Ancient Monuments

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Chepstow Park Wood Moated Site

A Scheduled Monument in Devauden, Monmouthshire (Sir Fynwy)

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Latitude: 51.6782 / 51°40'41"N

Longitude: -2.7388 / 2°44'19"W

OS Eastings: 349016

OS Northings: 197973

OS Grid: ST490979

Mapcode National: GBR JJ.5HSN

Mapcode Global: VH87L.G2ZT

Entry Name: Chepstow Park Wood Moated Site

Scheduled Date: 14 October 1971

Source: Cadw

Source ID: 2366

Cadw Legacy ID: MM103

Schedule Class: Domestic

Category: Moated Site

Period: Medieval

County: Monmouthshire (Sir Fynwy)

Community: Devauden

Traditional County: Monmouthshire


The monument comprises the remains of a moated hunting lodge associated with the New or Chepstow Park, a hunting reserve of the lordship of Striguil or Chepstow, now known as Chepstow Park Wood. The Park was surrounded by a wall, probably built for the earl of Worcester in the early 17th century although the first reference to the medieval park pale (fence), a gate and the construction of a hut within it occur between 1283-1300 under Roger Bigod III. The site occupies a central position within the wood, which is now heavily planted with post WWII forestry but there were formerly extensive views south towards Chepstow. It consists of a circular moated platform almost 50m in diameter enclosed by a low bank on the N, a partly wet ditch 3m wide and up to 2m deep and beyond this a substantial circular outer bank. The outer bank measures approximately 3m wide across its level summit, which may have formed a path, and retains the remains of a battered and faceted drystone revetment wall on its inner face to the E and SW. In the base of the ditch to the SE is a small vaulted chamber measuring 2x1.3m,which probably covered a spring. The earthworks have been damaged towards the southern side by a modern access track and drainage. Central to the almost level interior are the remains of a long rectangular building of well-coursed, mortared sandstone and conglomerate blocks, divided into three rooms, the whole measuring approximately 16m long by 4m wide (SE-NW). Its external walls have largely been buried in rubble but the featureless internal faces stand to around 2m high. An opening cut into the southern wall of the central room gives access to a smaller, more crudely built drystone structure built within its ruins with an entrance to the NE and pieces of modern debris visible in the rubble; this seals of blocked doorway in the NE wall of the southern room of the earlier building. It has been suggested that this was a 19th century shooting box, and there is some ornamental planting in the vicinity, or a WWI observation post associated with the later track cutting the earthworks to the SE.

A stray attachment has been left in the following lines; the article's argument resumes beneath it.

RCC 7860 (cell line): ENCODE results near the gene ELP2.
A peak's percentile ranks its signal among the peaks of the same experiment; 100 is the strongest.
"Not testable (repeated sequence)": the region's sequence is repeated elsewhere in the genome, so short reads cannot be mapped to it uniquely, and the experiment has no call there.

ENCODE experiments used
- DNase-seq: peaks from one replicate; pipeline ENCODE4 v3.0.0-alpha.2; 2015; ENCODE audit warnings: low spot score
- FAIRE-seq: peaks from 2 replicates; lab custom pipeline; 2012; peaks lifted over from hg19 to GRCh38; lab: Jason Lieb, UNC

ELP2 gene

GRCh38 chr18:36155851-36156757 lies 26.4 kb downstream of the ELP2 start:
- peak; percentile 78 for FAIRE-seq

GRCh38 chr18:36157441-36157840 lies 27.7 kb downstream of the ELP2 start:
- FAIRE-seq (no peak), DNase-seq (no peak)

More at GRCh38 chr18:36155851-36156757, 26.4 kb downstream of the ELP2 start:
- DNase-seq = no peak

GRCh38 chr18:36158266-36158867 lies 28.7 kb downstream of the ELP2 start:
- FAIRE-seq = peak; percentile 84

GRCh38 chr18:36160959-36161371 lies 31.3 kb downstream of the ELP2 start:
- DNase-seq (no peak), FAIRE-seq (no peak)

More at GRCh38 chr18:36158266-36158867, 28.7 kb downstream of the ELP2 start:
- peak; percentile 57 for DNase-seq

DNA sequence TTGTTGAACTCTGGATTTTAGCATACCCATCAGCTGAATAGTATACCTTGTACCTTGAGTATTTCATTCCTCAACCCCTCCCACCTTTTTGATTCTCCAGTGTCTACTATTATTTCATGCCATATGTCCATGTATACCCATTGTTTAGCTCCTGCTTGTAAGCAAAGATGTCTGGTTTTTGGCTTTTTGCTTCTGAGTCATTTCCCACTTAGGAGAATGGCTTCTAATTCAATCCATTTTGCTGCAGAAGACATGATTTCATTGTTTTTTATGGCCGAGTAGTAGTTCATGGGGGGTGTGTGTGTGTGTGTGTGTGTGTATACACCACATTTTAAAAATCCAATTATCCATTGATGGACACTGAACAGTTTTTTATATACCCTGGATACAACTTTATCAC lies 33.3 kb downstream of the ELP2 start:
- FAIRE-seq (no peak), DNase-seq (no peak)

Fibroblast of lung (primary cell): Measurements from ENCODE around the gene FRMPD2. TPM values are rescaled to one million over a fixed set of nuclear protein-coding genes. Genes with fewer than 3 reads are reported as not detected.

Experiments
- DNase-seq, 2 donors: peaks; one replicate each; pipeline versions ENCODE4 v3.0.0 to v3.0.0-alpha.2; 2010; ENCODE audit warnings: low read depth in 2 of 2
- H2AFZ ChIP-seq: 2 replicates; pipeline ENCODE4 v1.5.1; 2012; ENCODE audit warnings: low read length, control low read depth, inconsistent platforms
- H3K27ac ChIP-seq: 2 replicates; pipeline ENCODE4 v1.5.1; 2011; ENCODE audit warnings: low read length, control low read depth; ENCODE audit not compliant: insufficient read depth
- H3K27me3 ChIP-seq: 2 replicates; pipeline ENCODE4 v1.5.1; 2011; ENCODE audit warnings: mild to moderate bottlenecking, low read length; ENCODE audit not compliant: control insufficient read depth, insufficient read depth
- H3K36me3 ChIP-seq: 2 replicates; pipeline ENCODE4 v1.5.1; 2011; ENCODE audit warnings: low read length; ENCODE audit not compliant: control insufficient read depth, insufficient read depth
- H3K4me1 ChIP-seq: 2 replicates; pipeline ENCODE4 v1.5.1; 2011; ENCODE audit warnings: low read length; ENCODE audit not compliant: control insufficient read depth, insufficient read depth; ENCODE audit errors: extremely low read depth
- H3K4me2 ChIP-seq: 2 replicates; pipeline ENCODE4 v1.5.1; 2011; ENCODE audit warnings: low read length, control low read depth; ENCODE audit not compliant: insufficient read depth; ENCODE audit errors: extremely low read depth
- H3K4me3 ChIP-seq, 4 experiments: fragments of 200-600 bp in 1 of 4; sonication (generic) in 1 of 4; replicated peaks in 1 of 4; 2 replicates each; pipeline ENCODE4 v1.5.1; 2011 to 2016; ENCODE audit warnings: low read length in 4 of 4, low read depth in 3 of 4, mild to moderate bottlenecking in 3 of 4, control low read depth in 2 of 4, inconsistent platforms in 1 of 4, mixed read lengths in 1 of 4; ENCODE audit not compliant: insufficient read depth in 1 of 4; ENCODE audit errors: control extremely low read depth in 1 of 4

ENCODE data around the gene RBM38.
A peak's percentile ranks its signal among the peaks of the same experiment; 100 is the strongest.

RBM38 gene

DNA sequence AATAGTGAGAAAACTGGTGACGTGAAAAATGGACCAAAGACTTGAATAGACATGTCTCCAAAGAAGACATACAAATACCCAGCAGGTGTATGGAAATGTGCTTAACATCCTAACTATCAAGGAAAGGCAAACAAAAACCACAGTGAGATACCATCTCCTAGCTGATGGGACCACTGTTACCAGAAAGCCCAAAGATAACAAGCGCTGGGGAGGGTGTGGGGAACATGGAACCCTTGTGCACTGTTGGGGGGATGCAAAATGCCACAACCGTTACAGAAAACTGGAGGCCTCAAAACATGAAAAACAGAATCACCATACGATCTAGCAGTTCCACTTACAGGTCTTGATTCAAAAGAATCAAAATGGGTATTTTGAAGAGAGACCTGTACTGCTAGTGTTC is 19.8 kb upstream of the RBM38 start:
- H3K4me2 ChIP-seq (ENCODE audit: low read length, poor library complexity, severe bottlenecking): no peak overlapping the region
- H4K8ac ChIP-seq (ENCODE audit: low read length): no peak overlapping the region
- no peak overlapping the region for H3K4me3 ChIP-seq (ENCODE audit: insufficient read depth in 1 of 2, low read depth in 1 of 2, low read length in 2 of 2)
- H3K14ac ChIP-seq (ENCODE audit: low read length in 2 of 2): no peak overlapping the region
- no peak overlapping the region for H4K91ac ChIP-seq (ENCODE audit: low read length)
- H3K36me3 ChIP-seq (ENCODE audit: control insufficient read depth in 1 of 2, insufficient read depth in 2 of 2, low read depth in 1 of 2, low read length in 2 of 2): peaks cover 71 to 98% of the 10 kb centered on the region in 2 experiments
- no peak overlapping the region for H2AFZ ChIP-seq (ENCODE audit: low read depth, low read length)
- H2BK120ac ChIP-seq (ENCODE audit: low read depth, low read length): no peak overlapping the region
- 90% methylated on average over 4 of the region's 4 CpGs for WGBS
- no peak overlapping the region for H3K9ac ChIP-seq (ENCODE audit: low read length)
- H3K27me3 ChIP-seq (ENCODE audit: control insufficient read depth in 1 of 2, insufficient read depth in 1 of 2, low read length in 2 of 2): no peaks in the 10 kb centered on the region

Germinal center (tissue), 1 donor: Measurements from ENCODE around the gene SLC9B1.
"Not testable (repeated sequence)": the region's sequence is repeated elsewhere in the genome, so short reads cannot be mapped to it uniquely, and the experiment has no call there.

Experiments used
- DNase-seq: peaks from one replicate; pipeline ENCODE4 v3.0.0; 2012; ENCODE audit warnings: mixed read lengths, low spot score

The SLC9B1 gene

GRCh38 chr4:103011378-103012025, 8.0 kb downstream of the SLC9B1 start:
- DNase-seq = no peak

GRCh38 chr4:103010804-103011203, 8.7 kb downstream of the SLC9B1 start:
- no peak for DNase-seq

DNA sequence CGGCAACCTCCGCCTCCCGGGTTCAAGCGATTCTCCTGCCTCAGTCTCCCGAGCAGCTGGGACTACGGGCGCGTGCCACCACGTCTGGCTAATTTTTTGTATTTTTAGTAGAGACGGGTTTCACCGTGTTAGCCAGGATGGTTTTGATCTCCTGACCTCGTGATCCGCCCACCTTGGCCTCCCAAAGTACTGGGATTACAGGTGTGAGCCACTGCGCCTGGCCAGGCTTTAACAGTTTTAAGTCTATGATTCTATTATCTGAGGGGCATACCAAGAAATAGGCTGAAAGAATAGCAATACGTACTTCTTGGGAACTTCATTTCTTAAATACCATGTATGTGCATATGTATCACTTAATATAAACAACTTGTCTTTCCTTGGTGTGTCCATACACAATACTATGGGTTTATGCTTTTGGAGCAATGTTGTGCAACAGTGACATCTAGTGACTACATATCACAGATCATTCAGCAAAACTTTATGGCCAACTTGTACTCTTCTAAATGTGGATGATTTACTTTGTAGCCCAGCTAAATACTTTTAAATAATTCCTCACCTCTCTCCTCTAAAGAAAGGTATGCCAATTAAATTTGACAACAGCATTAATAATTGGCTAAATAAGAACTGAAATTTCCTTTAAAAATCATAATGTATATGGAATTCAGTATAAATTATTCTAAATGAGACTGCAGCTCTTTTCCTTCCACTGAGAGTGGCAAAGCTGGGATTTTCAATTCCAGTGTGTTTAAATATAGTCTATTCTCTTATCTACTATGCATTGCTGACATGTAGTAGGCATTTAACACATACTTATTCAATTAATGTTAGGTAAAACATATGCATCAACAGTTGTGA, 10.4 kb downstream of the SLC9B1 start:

The monument is of national importance as an rare example of an early post-medieval hunting lodge set within an ornamental moated enclosure that may occupy the site and incorporate elements of its documented medieval predecessor. The layout of the earthwork is very similar to that of the presumably modified motte by Pen-y-clawwd Court near Abergavenny. It is likely to retain intact buried structural remains and associated archaeological deposits relating to its construction, use and development, including artefactual and environmental evidence of contemporary material culture and the landscape in which it was set. As such the monument has high potential to enhance our knowledge of medieval and later hunting lodges and associated domestic practices and material culture. The boundaries of the documented Chepstow Park with which it was associated are intact and it forms an important element of the wider medieval and post-medieval landscape of the important Marcher lordship of Striguil or Chepstow.

The scheduled area comprises the remains described and areas around them within which related evidence may be expected to survive.

Source: Cadw

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